New Feminist Scorecard calls for Women’s Commissioner for Wales amid major setbacks for gender equality

Three women pose with a large version of the feminist scorecard

By Sarah Rees (Oxfam Cymru) and Catherine Fookes (WEN Wales)


Beyond rhetoric, the women of Wales need bold action from the Welsh Government. Unless we act now, gender equality will be lost for another generation.

Today, Women’s Equality Network (WEN) Wales and Oxfam Cymru will jointly publish The Feminist Scorecard 2022. The scorecard uses a traffic light system to grade progress and highlight action required across six key areas including Tackling Gender Health Inequalities and Ending Violence Against Women and Girls.  It was written with input from organisations across the third sector so strongly reflects lived experience and current concerns.

Our report shows that focused actions are required to reach the ambition of making Wales a feminist nation and  the safest place in Europe to be a woman.

Compared to the previous Scorecard produced on the cusp of UK Covid-19 restrictions in February 2020, it’s clear that the little progress previously made was fragile, failing to stand up to the pressures of the pandemic and the ongoing cost of living crisis.

As the Welsh Government responded to coronavirus, the Advancing Gender Equality in Wales Plan was put on ice whilst women were at the forefront, providing key work and care for our nation. Leading the response across the community; in hospitals, care homes, schools, supermarkets and the home, women’s workloads escalated dangerously.

As women adapted and changed, the system did little to facilitate or support them. The negative impacts of unequal caring responsibilities were felt sharply, with sometimes disastrous effects on women’s mental health and finances.

Why does the Feminist Scorecard matter? Because women’s rights are human rights. This report has been produced against a backdrop where women and children fled war in Ukraine. In recent weeks the constitutional right to abortion was revoked in America. Across the UK transgender rights are constantly under public scrutiny, fuelling increasing hate crime.

We are at the brink of huge societal change, where decisive action from the Welsh Government needs to ensure that progress for women and girls is not hampered.

Coronavirus has shone a spotlight on the challenges that women and girls face and has exacerbated inequalities, particularly for women who experience intersecting discrimination. This widening inequality is reflected in the Scorecard results, which show that we have moved backwards on the areas of Fair Finance and Caring Responsibilities.

The gender pay gap increased and women are still more likely to work part-time or be economically inactive, which makes them more vulnerable to rising costs of living. A persistent lack of affordable high quality childcare or social care means that women with unpaid caring responsibilities are often unable to enter employment or increase their working hours. Welsh Government has made positive commitments around childcare and social care, but the pace of action does not reflect the urgency for change.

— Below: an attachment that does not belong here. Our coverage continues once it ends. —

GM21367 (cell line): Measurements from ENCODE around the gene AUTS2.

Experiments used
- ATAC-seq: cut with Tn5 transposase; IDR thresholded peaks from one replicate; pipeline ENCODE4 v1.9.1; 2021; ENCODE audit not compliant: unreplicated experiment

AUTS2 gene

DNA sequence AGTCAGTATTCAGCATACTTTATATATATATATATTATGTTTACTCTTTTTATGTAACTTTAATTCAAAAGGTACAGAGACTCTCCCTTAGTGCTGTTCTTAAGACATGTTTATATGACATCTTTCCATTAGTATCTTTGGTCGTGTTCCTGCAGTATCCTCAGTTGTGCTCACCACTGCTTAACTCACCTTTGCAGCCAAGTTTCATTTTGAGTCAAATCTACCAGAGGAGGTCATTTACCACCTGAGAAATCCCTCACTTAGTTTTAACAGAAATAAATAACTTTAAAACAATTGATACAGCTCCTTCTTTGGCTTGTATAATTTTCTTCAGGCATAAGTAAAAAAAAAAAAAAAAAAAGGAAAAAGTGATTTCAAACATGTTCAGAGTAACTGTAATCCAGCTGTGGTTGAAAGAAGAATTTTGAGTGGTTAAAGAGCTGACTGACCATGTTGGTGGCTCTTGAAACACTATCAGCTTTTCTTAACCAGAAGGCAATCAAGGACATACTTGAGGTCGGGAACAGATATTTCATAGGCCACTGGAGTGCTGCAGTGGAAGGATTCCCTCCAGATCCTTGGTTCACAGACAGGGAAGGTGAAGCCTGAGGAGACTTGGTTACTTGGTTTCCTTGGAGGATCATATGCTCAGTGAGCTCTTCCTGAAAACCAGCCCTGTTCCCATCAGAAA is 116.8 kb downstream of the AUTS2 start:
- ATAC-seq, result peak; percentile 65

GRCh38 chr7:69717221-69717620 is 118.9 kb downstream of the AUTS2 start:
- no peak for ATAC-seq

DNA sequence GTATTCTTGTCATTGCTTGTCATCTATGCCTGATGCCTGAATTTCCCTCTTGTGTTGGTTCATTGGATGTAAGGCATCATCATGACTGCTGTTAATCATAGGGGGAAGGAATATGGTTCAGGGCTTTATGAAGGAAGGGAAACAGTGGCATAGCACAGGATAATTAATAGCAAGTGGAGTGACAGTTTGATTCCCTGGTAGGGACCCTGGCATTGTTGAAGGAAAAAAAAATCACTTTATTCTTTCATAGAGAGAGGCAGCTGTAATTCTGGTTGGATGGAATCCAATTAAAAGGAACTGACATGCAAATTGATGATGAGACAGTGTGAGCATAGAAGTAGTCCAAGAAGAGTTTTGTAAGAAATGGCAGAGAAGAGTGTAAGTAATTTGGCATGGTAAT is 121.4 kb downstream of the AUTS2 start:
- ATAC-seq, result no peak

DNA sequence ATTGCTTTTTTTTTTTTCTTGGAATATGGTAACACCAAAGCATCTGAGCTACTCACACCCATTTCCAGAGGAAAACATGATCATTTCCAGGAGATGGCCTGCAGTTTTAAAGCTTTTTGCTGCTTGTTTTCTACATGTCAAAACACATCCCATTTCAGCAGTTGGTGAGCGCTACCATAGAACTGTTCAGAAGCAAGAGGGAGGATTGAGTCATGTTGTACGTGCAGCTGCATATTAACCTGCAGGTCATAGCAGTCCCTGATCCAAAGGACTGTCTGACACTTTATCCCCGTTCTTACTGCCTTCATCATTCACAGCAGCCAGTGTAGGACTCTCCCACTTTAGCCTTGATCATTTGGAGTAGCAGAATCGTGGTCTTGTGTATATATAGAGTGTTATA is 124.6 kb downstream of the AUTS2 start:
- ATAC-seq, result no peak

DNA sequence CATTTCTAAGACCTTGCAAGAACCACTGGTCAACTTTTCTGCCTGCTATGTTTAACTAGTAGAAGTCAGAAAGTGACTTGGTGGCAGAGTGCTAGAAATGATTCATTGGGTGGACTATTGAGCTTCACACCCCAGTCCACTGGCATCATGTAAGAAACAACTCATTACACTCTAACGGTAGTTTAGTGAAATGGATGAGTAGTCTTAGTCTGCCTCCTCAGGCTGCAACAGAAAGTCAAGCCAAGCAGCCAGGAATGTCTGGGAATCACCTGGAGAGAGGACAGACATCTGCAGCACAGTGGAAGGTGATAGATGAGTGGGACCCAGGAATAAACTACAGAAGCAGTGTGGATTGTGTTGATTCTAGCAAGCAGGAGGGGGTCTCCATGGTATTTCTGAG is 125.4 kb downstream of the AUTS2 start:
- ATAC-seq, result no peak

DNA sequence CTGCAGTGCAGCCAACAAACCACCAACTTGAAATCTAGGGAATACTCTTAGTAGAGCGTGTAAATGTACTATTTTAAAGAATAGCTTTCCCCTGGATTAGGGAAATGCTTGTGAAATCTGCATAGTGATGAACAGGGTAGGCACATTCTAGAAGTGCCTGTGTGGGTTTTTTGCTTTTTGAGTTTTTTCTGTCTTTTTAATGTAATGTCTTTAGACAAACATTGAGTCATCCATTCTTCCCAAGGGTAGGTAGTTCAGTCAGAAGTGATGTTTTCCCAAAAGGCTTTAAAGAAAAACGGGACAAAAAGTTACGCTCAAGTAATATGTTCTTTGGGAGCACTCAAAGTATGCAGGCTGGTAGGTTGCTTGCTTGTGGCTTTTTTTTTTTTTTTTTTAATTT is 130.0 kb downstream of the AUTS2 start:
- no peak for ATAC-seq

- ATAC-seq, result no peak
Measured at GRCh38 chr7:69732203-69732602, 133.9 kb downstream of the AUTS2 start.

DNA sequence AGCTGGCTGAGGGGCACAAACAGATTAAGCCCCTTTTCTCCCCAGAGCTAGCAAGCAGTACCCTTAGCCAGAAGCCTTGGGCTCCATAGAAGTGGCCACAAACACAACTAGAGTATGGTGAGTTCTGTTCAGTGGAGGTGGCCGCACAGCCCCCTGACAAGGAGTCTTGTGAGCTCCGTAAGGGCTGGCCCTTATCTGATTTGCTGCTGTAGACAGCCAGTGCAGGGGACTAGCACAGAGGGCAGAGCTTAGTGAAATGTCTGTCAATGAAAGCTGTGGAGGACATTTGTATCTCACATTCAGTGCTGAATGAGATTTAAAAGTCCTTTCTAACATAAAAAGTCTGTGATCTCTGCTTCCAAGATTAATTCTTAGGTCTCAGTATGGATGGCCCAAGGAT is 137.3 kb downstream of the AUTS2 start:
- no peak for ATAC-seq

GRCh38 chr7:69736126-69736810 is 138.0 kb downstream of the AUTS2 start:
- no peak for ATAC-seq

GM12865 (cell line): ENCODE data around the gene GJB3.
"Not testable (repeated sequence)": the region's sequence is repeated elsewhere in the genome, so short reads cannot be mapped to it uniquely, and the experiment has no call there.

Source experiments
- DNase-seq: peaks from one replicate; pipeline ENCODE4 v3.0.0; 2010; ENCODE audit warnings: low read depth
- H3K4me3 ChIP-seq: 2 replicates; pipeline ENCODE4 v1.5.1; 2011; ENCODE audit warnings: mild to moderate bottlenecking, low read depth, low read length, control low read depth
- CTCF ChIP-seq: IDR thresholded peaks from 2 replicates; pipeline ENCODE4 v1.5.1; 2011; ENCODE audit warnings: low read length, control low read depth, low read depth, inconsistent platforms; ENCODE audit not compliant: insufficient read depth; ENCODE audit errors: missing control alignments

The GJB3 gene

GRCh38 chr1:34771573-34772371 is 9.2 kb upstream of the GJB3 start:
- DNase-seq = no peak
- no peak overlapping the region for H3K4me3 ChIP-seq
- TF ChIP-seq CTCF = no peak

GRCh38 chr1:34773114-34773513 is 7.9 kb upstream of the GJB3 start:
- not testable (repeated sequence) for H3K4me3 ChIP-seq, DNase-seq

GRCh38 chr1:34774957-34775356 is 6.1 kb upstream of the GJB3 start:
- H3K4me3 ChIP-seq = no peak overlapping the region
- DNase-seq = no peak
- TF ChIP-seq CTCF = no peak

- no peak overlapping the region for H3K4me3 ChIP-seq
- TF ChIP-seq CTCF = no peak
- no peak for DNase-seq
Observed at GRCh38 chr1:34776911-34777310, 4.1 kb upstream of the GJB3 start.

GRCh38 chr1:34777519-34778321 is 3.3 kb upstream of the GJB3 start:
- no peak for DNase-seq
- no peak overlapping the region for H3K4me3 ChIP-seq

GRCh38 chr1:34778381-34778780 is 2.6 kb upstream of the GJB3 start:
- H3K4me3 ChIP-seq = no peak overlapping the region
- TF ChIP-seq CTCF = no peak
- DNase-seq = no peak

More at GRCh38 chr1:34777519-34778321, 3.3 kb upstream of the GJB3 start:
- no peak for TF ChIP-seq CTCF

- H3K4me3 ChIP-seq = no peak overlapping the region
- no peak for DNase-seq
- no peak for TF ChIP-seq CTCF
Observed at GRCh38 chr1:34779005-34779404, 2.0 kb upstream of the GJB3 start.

The same is true in the area of Gender Health Inequalities. The Welsh Government’s commitment to a women’s health plan is an important step, but the reality is women lack access to the health care services they need. The pandemic has exacerbated this problem, as procedures were postponed and the waiting list became much longer.

While Ending Violence Against Women retained its amber score overall, the lack of improvement for the dire situation faced by women with no recourse to public funds, and the continued absence of a sustainable funding model for specialist services is reflected in a red sub-score for these areas.

As a globally responsible nation Welsh Government prioritised climate change in their agenda for the Sixth Senedd, it is pertinent to see gender and climate justice as integrated issues. The high cost of fuel is forcing fast-paced change, however potential investments in female-dominated, low-carbon sectors must be considered as we transition to net-zero.

Although we’re clear that much remains to be done, some positive promises have been made, such as the historic commitment to gender quotas and expanding the childcare offer to all two-year-olds. But more urgent measures must be taken to counter the widening inequalities happening within our society and to put us in a position where we can move any area to a green score.

The last couple of years have shown what can be achieved as we all pulled together to fight the pandemic. It is time for us to recognise gender inequality, and its impact on women’s safety, health and well-being, as a pandemic that harms everyone in our society and that we need to eradicate for good.

We believe it’s critical that the government creates the role of a Women’s Commissioner, making space for an appointee who would champion and be the guardian of women in Wales, as the Children’s Commissioner and Older Person’s Commissioner do for their respective constituents. Without a strong focus on gender inequality and how to address it, the work that is so desperately needed will not be done.

The Feminist Scorecard 2022 is available to read in Welsh and English.

This article  originally appeared in The Western Mail.